Francoise Archenaux: Poisoner

Who put the rat poison in the wine? Françoise Archenaux, who on Saturday sennight was convicted by the Royal Court of having attempted to poison the family of Mr Daniel Grut LE MASURIER, underwent a part of her sentence by being placed in the cage in the public Market from half-past eleven to half-past twelve. On the four squares of the cage was fastened a printed label signifying the crime for which she was punished, it read thus, namely, Empoisonneuse. There was a multitude of both sexes present to witness the exhibition, whom she addressed at some length, but of the purport of her harangue we know nothing.

A much fuller account of this trial and the months that led up to it can be found in The Comet of Monday, October 27, 1834. The Bailiff was 'morally convinced' she was guilty, 'but there remained another question, whether enough had appeared in evidence against her, to condemn her.' Advocate MacCulloch did not think so, and produced witnesses to testify to her good character. However, in words that echo a contemporary cause célèbre, 'the levity manifested by Archenaux during the trial' caused a rebuke from the bench, 'who told her, that she ought to have shewn a very different conduct whilst labouring under the accusation of so heinous an offence, even admitting she was innocent.'

The Star, November 3, 1834

FRANCOISE ARCHENAUX,1 the French girl who on Saturday sennight, after being convicted of having attempted to poison the family of Mr D G LE MASURIER, in which she lived as a servant, was sentenced to three months’ solitary confinement, on bread and water, and to be twice exhibited in the cage on market days, was brought down from the jail on Saturday and exposed for the first time in said cage, for the space of one hour. The obduracy and daring which she has throughout manifested, did not forsake her here. She walked about the cage, protesting her innocence, and inveighing against her judges.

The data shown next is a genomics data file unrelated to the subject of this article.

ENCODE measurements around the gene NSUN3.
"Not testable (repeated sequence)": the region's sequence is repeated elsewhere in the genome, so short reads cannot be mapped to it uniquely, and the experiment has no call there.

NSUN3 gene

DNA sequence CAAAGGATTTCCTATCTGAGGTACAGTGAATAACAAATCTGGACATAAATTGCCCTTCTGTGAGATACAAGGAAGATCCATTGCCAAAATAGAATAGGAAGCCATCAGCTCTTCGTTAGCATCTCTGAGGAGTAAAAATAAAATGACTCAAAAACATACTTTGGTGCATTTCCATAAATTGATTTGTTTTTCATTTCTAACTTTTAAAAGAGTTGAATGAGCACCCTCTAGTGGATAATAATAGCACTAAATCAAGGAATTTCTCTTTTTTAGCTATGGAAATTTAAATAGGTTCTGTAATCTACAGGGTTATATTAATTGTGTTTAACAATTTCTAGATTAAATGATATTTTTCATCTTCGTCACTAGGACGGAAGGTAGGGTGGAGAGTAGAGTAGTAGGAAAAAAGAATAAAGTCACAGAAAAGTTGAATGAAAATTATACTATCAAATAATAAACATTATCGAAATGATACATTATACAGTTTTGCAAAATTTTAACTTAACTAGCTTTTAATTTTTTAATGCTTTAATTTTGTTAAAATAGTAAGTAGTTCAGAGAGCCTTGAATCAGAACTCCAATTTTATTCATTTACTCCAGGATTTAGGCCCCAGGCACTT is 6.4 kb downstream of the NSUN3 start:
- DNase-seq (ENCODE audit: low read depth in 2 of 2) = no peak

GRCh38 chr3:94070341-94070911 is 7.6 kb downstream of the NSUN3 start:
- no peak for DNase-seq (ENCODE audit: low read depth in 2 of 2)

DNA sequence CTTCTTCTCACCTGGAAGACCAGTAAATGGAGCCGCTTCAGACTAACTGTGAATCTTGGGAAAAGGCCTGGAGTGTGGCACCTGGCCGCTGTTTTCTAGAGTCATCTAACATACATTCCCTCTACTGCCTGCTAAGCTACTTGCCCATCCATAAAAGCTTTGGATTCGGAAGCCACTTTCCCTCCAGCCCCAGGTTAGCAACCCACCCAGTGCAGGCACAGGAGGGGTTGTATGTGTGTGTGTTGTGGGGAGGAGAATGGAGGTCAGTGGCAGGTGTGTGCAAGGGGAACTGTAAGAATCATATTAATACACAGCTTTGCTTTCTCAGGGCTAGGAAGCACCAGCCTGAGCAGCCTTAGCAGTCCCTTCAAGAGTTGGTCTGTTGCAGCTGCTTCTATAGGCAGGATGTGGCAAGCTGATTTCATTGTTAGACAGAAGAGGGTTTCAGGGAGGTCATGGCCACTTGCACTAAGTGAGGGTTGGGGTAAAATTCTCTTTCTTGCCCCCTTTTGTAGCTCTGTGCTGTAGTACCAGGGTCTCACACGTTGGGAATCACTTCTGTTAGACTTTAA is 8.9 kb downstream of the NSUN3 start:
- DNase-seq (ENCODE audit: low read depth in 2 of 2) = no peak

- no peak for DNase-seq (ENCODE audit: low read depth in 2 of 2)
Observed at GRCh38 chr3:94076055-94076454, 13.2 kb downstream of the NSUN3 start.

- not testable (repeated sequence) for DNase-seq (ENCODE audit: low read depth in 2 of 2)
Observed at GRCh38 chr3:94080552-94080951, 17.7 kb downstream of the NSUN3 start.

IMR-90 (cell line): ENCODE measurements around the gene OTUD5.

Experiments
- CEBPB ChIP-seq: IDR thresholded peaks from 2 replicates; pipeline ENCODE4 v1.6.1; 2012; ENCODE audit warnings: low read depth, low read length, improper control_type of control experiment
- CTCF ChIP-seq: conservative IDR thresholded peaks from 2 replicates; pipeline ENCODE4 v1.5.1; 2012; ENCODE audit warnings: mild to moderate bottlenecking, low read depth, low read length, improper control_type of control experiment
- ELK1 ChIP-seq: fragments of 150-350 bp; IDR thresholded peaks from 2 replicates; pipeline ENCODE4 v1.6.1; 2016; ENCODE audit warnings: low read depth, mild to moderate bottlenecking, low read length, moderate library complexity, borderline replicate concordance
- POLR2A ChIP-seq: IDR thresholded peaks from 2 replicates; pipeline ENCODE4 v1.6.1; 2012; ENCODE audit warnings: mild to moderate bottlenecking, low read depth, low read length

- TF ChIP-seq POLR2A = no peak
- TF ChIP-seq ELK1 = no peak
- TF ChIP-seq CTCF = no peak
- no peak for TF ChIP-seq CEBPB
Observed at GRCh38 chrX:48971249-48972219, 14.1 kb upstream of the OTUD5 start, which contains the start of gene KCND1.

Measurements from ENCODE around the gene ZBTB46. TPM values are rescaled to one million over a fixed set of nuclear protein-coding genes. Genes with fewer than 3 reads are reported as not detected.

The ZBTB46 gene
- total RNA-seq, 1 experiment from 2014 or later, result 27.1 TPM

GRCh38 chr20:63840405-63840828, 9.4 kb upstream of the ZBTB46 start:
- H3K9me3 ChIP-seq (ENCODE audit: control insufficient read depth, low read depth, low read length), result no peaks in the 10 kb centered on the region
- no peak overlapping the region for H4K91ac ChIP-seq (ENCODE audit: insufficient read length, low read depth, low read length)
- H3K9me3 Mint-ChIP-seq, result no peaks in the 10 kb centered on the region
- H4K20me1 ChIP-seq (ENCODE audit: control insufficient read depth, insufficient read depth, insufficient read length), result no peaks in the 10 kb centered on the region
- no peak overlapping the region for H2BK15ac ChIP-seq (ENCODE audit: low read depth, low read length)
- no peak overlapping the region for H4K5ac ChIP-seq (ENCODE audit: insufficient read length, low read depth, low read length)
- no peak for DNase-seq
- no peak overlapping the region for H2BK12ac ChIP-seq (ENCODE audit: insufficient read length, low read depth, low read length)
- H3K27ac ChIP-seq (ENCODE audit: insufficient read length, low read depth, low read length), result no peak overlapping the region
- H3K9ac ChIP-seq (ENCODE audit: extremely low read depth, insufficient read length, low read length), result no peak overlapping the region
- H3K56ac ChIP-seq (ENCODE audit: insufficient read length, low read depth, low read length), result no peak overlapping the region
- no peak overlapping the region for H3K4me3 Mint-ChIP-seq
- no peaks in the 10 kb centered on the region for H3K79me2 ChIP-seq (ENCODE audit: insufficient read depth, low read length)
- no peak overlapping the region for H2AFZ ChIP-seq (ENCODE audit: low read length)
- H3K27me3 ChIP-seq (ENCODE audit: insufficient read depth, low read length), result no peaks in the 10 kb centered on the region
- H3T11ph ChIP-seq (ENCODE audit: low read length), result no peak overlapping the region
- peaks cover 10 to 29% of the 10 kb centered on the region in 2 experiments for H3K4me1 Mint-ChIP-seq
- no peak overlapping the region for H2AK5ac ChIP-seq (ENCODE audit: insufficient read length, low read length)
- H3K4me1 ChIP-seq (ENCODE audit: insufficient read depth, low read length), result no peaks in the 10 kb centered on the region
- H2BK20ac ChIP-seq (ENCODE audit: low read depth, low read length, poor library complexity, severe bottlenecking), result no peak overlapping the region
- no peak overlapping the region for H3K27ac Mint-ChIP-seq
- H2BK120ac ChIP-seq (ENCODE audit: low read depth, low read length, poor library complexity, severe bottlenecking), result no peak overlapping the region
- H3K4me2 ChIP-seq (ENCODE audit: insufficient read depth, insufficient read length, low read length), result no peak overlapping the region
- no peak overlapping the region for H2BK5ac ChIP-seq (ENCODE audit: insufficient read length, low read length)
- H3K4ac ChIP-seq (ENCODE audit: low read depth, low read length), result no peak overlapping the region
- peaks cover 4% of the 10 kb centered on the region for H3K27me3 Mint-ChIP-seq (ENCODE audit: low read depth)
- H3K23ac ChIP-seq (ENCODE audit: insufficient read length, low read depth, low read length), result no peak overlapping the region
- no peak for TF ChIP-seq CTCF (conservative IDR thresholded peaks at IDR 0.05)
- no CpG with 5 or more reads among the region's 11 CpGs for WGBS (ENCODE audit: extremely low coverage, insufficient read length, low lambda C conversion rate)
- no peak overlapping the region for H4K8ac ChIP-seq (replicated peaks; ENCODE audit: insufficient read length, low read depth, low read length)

Perhaps it is not generally known that Mr Le MASURIER’s was not the first family which this hardened wretch attempted to poison. Previous to her going to Mr LE MASURIER she lived with a Mr and Mrs ELWOOD, who some two or three months since left the island. One evening a Mr SHAW, who has also left the island, took tea with Mr and MRs ELWOOD; FRANCOISE ARCHENAUX, who had on more than one occasion given proofs of the irritability of her temper, was chided before tea by her mistress for passing and repassing through the sitting room when she might have gone some other way. She soon after served the tea. In the evening Mr SHAW left the house feeling exceeding unwell. Mr ELWOOD accompanied him home, but was himself suddenly taken ill on the way. He returned home and found Mrs ELWOOD likewise ailing. They were all three dreadfully ill the whole night, suffering acutely from griping pains accompanied with vomiting. They thought the water with which the tea was made must have been affected, but still did not suspect the girl had put poison into it. On her leaving the family some time after, her box was examined, in order that it might be ascertained she took nothing that did not belong to her, - and among other articles of her own, a small paper containing white powder was found in it. Still it was not suspected that it was arsenic, nor was the circumstance much thought of until the attempt to poison Mr LE MASURIER’s family was detected, when Mr and MRs ELWOOD immediately brought it to mind, and concluded that the powder they had seen was the arsenic that was afterwards introduced in to a bottle of wine at Mr LE MASURIER’s. The depositions of Mr and Mrs ELWOOD were taken in writing to serve on the trial, but their examination not being completed before they left the island, those depositions could not be read.

The Comet, Monday November 24, 1834

From the Times of Friday